Officials from the Department of Education’s Office of Civil Rights say the Victor Valley Union High School District in southern California’s San Bernardino County committed a pattern of discriminatory practices toward Black students that violated the Civil Rights Act of 1964.
Federal education officials say they began their investigation in 2014 after seeing higher rates of suspensions, expulsions and other punishments in Victor Valley compared to other districts in California. Within that data, Black students were being punished more frequently and more severely, officials say. The department also interviewed employees, students and parents who reported witnessing school district staff unfairly target Black students.
For example, school administrators issued law enforcement citations to students through a program called “Clean Sweep” that required the youth to appear in juvenile court. According to the Office of Civil Rights, witnesses say that the program disproportionately punished Black students. Black students were also punished more severely than White students for dress code violations, “being loud,” “inappropriate behavior” and truancy.
Catherine Lhamon, assistant secretary for the Office of Civil Rights, called the discriminatory practices “profoundly harmful” and sending the message that Black students are less valued than their White classmates.
Lhamon said one alarming finding was that a White student could commit the same or worse offense as a Black student and still receive a lighter punishment.
Case in point, in the 2018-19 school year a Black 7th grader was skipping class but a staff member wrote the student up as creating a “hostile environment” and he was suspended, Lhamon said. It was that student’s first attendance referral for the school year.
A White 8th grader at the same school, however, skipped class, was written up for truancy and received an after-school detention, Lhamon said. It was his fourth attendance referral that year.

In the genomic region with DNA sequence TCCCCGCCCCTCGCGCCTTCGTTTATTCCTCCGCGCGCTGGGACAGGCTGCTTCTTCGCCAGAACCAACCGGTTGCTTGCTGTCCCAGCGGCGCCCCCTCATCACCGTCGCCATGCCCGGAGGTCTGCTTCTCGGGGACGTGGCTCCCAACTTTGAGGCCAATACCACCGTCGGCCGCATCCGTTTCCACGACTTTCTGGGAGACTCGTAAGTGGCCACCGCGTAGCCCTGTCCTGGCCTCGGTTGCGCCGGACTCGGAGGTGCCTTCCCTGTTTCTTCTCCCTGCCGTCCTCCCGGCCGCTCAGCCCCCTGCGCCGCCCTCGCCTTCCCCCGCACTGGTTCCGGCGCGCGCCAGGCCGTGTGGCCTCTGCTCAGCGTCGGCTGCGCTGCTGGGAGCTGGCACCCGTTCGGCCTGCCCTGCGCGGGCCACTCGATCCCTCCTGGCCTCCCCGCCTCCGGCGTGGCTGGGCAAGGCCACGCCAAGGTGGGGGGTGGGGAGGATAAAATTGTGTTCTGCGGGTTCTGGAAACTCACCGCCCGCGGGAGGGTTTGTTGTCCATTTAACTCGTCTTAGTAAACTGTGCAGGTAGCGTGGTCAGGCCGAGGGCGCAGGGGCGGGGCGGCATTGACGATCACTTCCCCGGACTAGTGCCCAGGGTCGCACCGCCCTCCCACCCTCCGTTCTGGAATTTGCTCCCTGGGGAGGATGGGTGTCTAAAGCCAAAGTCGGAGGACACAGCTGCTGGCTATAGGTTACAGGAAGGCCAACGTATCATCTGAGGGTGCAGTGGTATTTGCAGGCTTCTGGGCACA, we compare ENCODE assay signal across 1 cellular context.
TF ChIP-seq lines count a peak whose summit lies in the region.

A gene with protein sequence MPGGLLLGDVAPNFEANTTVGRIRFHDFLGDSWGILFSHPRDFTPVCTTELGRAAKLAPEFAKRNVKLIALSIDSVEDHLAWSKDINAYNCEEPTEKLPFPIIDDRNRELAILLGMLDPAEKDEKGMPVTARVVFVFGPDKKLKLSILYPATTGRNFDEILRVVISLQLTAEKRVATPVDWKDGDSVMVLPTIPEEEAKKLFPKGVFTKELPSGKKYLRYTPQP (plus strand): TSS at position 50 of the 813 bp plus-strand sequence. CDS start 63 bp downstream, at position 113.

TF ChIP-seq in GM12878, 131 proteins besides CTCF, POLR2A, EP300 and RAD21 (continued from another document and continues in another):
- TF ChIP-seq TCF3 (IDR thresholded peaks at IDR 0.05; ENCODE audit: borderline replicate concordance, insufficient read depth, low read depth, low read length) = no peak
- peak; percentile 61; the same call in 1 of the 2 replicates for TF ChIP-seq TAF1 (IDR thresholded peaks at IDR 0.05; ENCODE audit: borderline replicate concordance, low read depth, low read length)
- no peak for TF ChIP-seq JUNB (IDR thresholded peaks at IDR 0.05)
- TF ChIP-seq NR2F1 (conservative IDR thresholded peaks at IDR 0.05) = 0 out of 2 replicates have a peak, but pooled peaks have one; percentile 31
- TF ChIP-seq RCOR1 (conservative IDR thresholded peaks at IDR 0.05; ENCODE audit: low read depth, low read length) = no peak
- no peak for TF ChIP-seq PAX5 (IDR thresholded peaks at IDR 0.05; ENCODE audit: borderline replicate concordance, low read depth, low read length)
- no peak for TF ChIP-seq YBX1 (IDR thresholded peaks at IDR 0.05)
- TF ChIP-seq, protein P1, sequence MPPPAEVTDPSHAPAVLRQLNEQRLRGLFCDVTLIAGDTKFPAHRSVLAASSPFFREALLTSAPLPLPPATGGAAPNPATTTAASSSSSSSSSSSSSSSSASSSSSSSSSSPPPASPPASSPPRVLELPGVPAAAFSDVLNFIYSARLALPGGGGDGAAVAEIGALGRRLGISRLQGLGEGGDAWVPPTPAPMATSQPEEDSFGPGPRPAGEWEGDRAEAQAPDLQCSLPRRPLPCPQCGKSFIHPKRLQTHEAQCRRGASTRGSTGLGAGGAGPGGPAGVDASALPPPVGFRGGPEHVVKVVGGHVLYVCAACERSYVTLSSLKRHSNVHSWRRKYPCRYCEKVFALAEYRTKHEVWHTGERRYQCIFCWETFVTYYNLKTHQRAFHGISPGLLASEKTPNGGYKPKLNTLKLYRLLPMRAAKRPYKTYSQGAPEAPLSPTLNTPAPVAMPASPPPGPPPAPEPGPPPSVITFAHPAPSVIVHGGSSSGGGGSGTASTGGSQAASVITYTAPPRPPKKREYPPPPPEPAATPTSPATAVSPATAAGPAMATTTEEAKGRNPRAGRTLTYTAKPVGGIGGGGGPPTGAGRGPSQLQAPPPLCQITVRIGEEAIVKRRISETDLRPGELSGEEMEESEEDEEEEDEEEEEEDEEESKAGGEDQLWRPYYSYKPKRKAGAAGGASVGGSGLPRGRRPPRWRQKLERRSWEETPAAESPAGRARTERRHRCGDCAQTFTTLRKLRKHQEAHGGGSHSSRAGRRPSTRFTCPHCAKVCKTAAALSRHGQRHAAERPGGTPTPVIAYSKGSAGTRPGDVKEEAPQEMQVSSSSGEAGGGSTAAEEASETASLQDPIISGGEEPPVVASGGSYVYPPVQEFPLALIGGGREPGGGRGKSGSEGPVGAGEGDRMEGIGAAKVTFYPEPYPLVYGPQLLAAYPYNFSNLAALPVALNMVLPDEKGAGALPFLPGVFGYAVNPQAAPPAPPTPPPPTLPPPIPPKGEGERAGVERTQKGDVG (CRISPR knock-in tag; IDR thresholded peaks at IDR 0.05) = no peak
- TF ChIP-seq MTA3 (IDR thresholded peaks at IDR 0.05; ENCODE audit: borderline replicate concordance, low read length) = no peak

“What we do when we do that to kids is we teach them that they don’t count,” Lhamon said. “We teach them that their schools are not ready for them, that their schools don’t believe in them, and that our community isn’t there for them. That’s absolutely the worst message that we can send from schools.”
And research shows it’s a nationwide problem.
Reseachers from the APA found in one study that Black students who were suspended for minor infractions had significantly lower grades than students who weren’t suspended.
‘It has to be equal’
Victor Valley Superintendent Elvin Momon acknowledged that the district’s disciplinary practices have been unfair to Black students. Momon said there was a “lack of oversight” and a “lack of accountability” in the school district before the Office of Civil Rights completed its investigation.
Momon, who retired from the district in 2014 but was reappointed superintendent in June, said in addition to the changes outlined in the resolution he wants to see the district review its hiring practices. The staff, he said, should reflect the racial makeup of the students.
Momon said he views cultural sensitivity training for staff — including campus security — as a pivotal to correcting the discrimination. Staff members needs to consider a student’s full profile, including their home environment, before deciding on discipline, he said. And this process needs to be the same for youth of all races, he said.
“You can’t treat our kids in a disparate way,” Momon said. “It has to be equal.”
Momon also wants to bring in staff who can serve as role models and mentors to youth.
“Kids can sense when you don’t really care about them,” Momon said.
The resolution for Victor Valley was praised by civil rights groups including the NAACP Legal Defense Fund.
“We hope the news of the agreement between the government and the Victor Valley Union High School District puts other school districts engaged in discriminatory discipline practices on notice that such conduct is unlawful and will not be tolerated,” the Legal Defense Fund said in a statement.
Michaele Turnage Young, senior counsel for the Legal Defense Fund, said racist disciplinary practices against Black students are common across the country. In many cases, Black students are being harshly disciplined for nonviolent behavior such as disruption, disrespect or dress code violations, she said. Young said school districts need to make more efforts to clarify school policies with staff and ensure they are being consistently and fairly enforced.
“Unfortunately, we are well aware of the phenomenon of racially discriminatory school discipline,” Young said. “Unfortunately, like driving while Black, going to school while Black does mean being at a higher risk of being removed from class as a result of the selective application of subjective rules.”